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Albums of the Week 10-17 February 2017

For some reason, 2017 hasn't gotten out of second gear yet. We've had big name drops from Lupe Fiasco, Wyclef Jean, Cloud Nothings, Japandroids, the xx. and Brian Eno, but nothing has really stuck out. This week was more of the same, with some decent underground albums mixed with some tepid mainstream records.

Here's what I streamed this week:

Lupe Fiasco - DROGAS Light


It'd be difficult to call Lupe underrated, despite his slow march out of the mainstream and into the hardcore hip-hop handbook. However you expected him to follow up his opus Tetsuo & Youth, a trap album with one eye open and one eye constantly winking probably wasn't on your radar. Lupe, Lil Wayne, and T.I. are the most diverse mainstream rappers on the planet, so it should be no surprise he delivers wisdom over beats designed to slap in car speaker systems. He may have done himself a disservice by not throwing caution to the wind and laying down the cash for Metro Boomin', Sonny Digital, Southside, Zaytoven, or Mike WiLL Made It, as the only real disappointment is the second-tier production. If you can make it past his slight elitism, there's gem's aplenty on DROGAS Light. It does away with the lyrical spiritual miracle individual rhymes of his last album and settles in to a more relaxed, accessible stance.

Jacquees & Dej Loaf - Fuck A Friend Zone


The world is desperate for Dej Loaf to fulfil her potential. Her last project, All Jokes Aside, was a mix of rapping and singing that didn't do her unique flow and sense of timing justice. Her canvas was too crowded, and she hasn't yet perfected the Nicki Minaj palate cleanser, like "Marilyn Monroe", that allows her listeners to reboot and gather their thoughts. Jacquees provides that blank canvas, a straight-laced R&B hearthrob, complete with rippling abdominal muscles, who can drag the listener back to equilibrium when Loaf gets too tricky. And tricky she gets, bending her instantly recognisable voice around pockets and holes in the beat, crooning and cursing, and lifting the veil of secrecy on tracks like "Deeper" and "Want Your Sex". While they both spurt platitudes at every opportunity, it's at least refreshing to hear pop-like lyrics in a on a free-reign project. Loaf remains the most interesting rapper/singer in the game, and this is just another step in her development. 

Sinkane - Life & Livin' It


Coming critically acclaimed, and with enough genre's to stage his own Coachella festival, Sinkane's new record falls short of the waterline he's worked so hard to set. It's got all the polish of a Jamie Woon or The Weeknd album, with none of the lyrical nous or emotional upheaval. He needs to attend a day or two of the Twin Shadow School of Ego, and inject some venom into proceedings. Yes, this is a very professional sounding album, but how do you manage to combine 12 genre's and still sound slightly derivative? Each beach Sinkane parks his party boat at has footprints all over the sand already, which is fine, but it doesn't warrant too many repeat listens. There's not a lot of new material here. 

Carsten Jost - Perishable Tactics


It takes exactly 6 minutes and 58 seconds for this record to hit its stride, and by the end of second track "Ambush" a wonderful, yet controlled, vista has opened up. An undercurrent of doom adds a tinge of danger to every song, no more disquieting than the dystopian night-out that is "Atlantis", a seemingly innocuous mental ride through the midnight hours on a sultry Saturday night. Everywhere you turn, things are slightly out of place, slightly off-beat, handled by an out of tune synthesizer and stretched bass that straddles over the Jazz standard and into full-blown Miles Davis-mode. This is the beauty of the record, a mastery of mood that never feels settled or complete, as if you're being watched as you listen to the album. Scary? Yeah, but heaps of fun too!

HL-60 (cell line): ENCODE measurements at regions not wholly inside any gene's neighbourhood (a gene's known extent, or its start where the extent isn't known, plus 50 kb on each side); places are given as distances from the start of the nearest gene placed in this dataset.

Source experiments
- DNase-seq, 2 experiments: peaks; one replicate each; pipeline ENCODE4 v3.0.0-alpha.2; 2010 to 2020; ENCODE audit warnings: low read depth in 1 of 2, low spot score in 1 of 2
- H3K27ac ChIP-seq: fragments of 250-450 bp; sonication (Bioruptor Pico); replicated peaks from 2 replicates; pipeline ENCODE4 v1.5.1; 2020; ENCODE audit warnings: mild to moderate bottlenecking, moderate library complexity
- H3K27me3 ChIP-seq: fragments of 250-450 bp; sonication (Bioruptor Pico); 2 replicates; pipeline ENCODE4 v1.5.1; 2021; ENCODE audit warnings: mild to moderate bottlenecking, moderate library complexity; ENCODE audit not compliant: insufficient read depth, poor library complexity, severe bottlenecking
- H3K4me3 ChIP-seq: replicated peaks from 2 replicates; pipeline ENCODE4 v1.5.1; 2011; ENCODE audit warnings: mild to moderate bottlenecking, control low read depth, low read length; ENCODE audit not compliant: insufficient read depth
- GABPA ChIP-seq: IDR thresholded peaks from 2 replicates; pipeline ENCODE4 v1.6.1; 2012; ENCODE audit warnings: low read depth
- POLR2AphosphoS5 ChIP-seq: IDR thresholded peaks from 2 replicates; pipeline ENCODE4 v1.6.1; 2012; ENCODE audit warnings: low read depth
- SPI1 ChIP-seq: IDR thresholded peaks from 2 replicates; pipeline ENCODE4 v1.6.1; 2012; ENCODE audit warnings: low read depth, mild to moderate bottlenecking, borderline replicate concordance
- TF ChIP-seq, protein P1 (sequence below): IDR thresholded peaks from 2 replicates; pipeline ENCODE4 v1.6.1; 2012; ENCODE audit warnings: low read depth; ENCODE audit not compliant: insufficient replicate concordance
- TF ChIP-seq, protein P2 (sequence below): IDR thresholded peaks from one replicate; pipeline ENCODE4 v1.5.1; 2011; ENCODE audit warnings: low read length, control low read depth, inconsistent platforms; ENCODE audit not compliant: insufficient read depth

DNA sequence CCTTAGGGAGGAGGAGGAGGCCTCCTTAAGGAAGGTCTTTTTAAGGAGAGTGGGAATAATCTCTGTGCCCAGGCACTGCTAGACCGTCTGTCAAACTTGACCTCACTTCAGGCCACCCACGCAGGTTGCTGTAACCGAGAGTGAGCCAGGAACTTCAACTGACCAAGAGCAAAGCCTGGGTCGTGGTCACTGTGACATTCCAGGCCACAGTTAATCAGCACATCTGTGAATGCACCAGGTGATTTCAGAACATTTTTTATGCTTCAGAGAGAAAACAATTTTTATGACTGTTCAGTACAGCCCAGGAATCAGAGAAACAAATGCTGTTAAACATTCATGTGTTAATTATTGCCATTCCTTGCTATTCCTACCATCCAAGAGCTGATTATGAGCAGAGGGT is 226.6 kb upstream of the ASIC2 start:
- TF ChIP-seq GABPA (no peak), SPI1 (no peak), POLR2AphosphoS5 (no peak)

Jansport J - p h a r a o h


Dilla-type projects have sporadically touched the ears of the masses since Donuts in 2006. MF DOOM experienced a resurgent interest in his Special Herbs project in 2011. L'Orange has kept us laced with sample-based beat snippets, most notably in 2012 with The Mad Writer. And we'll always have Madlib. While each of these artists brings a unique vibe and method to this narrow genre, Jansport J is the only one to make it sound truly effortless. p h a r a o h sounds like a Just Blaze and 9th Wonder bounce session, or the opening scenes of Jay Z's Fade to Black when he's laid back in his chair listening to beat after beat. 

Jansport J didn't just drop out of the sky. If the recent Pitchfork review of this record is the thus-far pinnacle of the producer's media coverage, the age old adage "it takes ten years to become an overnight success" might be applicable. Rewind 8 years to The 2AM Tape, a slightly less exuberant mix of slightly more dangerous samples (The Beatles? The Avalanches want to know how you snuck that through!). None of the subtlety or ear for what goes where that exists on p h a r a o h was present in 2009. Fast forward to "Peace Pipe (BDB)" from 2012, a descriptive title but a repetitive and joyless piece that feels shoe-horned into the project based on the relationship between title and sound. 

p h a r o a h is Jansport J fully realised. The song titles are playful and basically spot on ("Soulful!", "Long Distance", "Crenshaw", "RIP Harambe"), and the drums!!! Kanye always said until Yeezus he never quite nailed his drums, but Jansport J knocks houses down with this slap. The vocal samples also give this a more "album" feel, rather than a throwaway beat tape for Prodigy to pick up and spit grime over. This is a record for the car stereo, or that expensive pair of headphones you bought for Christmas that feel like overkill when you're listening to anything but DS2

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